Dropbox Security Being Raised

In terms of being speedy, Dropbox is nothing else with the way that their user base has been expanding for the last two years. However, a word of caution is seemingly thrown into the wind as an aspect of their data security is being looked at closely over what might have been overlooked with the rate it has been growing.

Sort of revolutionizing the way that cloud storage services is made, Dropbox lets its subscribers share a file between any number of Dropbox-enabled devices by installing a special folder on the hard drive where everything will be synced and can serve as an open channel between all of them. Calculated with a modest 2 million users at the end of 2009, it doubled to 4 million by January 2010, and now has over 25 million users to date who save 200 million files on their Dropboxes each day, which is around more than a million files every 5 minutes.

Founded in 2007, the company already has plans of international expansion to Spain, Germany, France, and Japan where they will release local versions of Dropbox. Particularly popular with mobile gadgets that have limited storage and is usually synced with other devices, like the iPad, its initial 2GB storage is worked on by Dropbox for a photo space as the media is becoming more popularly uploaded, and released a new version of their iOS app that enables a mass photo upload.

The new update to its Terms of Service has them adding a new clause that says they will release files from private Dropboxes to authorities should they be asked to, something that is a particularly common clause among cloud-based storage services like Gmail and Amazon. Some have pointed out a certain loophole where Dropbox has claimed before that its “modern encryption methods” do not allow even its own employees to be able to see file contents as they only work with file names and other file descriptions that do not reveal its contents.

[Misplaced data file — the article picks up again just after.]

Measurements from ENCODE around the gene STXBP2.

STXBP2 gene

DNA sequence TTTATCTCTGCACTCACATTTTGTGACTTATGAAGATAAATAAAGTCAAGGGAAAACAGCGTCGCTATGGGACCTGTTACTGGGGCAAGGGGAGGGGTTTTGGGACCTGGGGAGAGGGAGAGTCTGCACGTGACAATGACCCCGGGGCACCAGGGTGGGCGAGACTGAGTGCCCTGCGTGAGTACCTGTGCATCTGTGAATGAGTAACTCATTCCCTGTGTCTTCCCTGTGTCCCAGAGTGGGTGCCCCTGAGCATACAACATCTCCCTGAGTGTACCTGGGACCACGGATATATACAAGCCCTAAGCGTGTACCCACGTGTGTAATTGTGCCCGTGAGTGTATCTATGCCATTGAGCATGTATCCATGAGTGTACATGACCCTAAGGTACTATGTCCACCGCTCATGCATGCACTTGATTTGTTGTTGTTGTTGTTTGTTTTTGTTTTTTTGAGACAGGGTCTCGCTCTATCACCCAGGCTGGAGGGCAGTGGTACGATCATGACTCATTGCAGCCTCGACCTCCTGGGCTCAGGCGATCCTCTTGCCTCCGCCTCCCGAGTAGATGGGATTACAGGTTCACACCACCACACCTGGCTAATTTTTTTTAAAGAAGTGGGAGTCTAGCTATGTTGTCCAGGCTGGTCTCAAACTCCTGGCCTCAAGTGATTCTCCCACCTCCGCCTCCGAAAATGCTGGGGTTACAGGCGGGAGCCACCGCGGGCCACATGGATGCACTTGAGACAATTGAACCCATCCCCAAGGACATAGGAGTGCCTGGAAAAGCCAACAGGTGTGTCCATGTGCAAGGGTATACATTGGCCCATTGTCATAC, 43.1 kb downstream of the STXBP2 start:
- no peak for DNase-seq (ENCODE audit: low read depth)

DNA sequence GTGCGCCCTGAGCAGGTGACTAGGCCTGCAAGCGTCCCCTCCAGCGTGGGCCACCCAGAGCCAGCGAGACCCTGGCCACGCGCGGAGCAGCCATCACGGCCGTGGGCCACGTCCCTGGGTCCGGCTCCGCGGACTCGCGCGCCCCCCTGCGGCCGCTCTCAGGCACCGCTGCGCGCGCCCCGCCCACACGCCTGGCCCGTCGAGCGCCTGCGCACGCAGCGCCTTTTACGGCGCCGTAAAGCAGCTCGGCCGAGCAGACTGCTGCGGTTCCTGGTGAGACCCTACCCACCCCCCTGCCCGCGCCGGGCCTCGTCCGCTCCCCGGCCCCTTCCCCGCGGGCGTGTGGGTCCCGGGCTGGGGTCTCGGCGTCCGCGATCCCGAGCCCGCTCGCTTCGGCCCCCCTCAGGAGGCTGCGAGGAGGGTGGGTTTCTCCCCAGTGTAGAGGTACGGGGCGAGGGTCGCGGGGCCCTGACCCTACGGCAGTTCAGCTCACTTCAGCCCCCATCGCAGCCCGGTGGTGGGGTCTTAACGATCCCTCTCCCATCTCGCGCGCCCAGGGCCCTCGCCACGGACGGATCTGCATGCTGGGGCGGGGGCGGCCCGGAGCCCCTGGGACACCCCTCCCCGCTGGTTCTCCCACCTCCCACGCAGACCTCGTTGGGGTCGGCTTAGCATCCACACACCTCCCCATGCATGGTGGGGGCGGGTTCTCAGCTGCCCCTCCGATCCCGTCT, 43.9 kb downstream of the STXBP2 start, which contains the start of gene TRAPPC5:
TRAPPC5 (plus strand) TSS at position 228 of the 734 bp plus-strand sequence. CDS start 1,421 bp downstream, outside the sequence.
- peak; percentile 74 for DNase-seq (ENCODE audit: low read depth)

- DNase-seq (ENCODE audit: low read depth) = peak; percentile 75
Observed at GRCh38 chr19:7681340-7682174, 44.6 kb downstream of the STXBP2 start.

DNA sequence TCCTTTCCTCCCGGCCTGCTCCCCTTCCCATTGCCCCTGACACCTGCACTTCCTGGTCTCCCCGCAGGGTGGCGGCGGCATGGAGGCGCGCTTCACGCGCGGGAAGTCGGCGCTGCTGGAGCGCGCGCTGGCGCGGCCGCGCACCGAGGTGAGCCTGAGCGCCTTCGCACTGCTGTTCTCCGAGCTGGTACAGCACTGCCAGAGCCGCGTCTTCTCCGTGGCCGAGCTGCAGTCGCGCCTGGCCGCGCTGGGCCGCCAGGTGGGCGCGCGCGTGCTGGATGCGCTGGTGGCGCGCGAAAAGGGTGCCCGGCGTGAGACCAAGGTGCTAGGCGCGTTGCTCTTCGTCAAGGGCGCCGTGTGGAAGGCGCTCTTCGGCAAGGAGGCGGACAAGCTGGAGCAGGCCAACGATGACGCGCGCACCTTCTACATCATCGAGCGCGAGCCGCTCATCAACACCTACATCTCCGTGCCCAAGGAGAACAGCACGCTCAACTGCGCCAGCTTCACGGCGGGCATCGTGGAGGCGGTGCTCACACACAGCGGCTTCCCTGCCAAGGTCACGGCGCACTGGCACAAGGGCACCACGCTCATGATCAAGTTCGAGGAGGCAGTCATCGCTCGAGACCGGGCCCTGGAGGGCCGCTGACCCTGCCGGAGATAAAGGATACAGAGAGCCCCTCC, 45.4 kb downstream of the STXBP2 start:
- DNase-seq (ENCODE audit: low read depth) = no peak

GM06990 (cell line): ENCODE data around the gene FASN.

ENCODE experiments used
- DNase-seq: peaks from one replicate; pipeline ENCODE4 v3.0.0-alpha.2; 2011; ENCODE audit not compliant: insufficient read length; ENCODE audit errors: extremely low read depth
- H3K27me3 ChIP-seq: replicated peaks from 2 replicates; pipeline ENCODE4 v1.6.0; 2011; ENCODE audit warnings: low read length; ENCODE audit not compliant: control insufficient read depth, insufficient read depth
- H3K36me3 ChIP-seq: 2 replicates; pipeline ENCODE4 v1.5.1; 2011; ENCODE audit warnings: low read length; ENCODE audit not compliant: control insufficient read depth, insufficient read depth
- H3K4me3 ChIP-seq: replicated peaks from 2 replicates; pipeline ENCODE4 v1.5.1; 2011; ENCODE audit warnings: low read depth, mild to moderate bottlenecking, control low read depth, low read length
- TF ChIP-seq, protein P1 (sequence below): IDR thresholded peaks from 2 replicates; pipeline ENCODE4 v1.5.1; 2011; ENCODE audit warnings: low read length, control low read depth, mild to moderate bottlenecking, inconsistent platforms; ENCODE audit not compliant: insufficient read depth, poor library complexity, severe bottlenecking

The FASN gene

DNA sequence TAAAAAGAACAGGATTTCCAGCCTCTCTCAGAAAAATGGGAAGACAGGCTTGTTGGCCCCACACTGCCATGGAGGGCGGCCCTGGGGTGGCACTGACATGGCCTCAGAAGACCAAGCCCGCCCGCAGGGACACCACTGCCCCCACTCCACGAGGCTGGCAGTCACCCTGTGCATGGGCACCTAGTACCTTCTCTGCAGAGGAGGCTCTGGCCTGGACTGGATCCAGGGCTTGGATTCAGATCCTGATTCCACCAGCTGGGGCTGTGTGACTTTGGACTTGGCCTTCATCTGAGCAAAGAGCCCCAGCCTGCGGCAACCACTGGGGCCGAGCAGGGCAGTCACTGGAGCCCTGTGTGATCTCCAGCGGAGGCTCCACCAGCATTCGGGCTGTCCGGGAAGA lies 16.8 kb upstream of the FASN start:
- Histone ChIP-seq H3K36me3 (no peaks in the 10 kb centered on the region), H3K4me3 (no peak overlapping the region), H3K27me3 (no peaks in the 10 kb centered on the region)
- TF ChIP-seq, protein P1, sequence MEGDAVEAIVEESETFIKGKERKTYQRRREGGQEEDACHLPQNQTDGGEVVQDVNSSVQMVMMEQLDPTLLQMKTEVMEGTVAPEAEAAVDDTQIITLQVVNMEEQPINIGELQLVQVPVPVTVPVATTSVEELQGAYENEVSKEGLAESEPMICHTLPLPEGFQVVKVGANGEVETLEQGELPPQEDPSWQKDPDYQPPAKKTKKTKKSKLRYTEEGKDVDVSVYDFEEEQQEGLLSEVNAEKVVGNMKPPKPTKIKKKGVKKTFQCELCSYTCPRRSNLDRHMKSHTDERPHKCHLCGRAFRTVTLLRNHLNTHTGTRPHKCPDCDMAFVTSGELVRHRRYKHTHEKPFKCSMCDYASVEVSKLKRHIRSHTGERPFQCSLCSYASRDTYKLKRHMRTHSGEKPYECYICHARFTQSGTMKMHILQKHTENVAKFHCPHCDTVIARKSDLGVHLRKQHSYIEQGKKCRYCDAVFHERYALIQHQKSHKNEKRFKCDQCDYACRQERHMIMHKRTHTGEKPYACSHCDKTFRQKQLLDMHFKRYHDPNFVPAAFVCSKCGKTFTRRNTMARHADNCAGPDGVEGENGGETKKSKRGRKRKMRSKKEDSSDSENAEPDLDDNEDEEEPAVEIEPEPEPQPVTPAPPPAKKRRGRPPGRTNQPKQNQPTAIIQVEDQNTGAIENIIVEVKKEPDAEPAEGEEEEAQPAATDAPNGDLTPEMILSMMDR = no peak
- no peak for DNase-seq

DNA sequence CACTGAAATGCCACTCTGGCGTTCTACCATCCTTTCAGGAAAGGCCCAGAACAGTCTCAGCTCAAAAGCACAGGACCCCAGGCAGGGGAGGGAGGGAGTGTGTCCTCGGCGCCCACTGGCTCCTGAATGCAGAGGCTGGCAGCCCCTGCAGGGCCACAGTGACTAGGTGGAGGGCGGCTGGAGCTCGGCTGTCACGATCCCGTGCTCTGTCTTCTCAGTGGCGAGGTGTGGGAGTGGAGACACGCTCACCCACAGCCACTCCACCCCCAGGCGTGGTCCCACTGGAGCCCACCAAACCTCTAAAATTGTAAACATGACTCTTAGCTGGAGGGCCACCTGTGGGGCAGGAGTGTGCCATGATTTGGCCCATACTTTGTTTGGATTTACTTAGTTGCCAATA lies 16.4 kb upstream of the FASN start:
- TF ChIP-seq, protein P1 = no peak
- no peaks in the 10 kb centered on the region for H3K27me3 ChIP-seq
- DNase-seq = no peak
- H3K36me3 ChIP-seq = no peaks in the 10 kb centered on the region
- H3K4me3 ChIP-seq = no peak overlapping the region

The new TOS has mentioned that before handing over the files, they will have to decrypt them, a relatively small matter but still enough to contradict previous statements and raise red flags for the privacy-conscious user. You can get the Dropbox download by going to www.dropbox.com.

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Mitsutoshi Miyagi

Meet Techie Insider Author Mitsutoshi Miyagi


Mitsutoshiusa covers Asia-Pacific tech trade shows for Techie Insider. Always an incoming SMS with a pic of a smart phone we won't have for 2 years or so. He drops by the offices of course when in town to rub it in.

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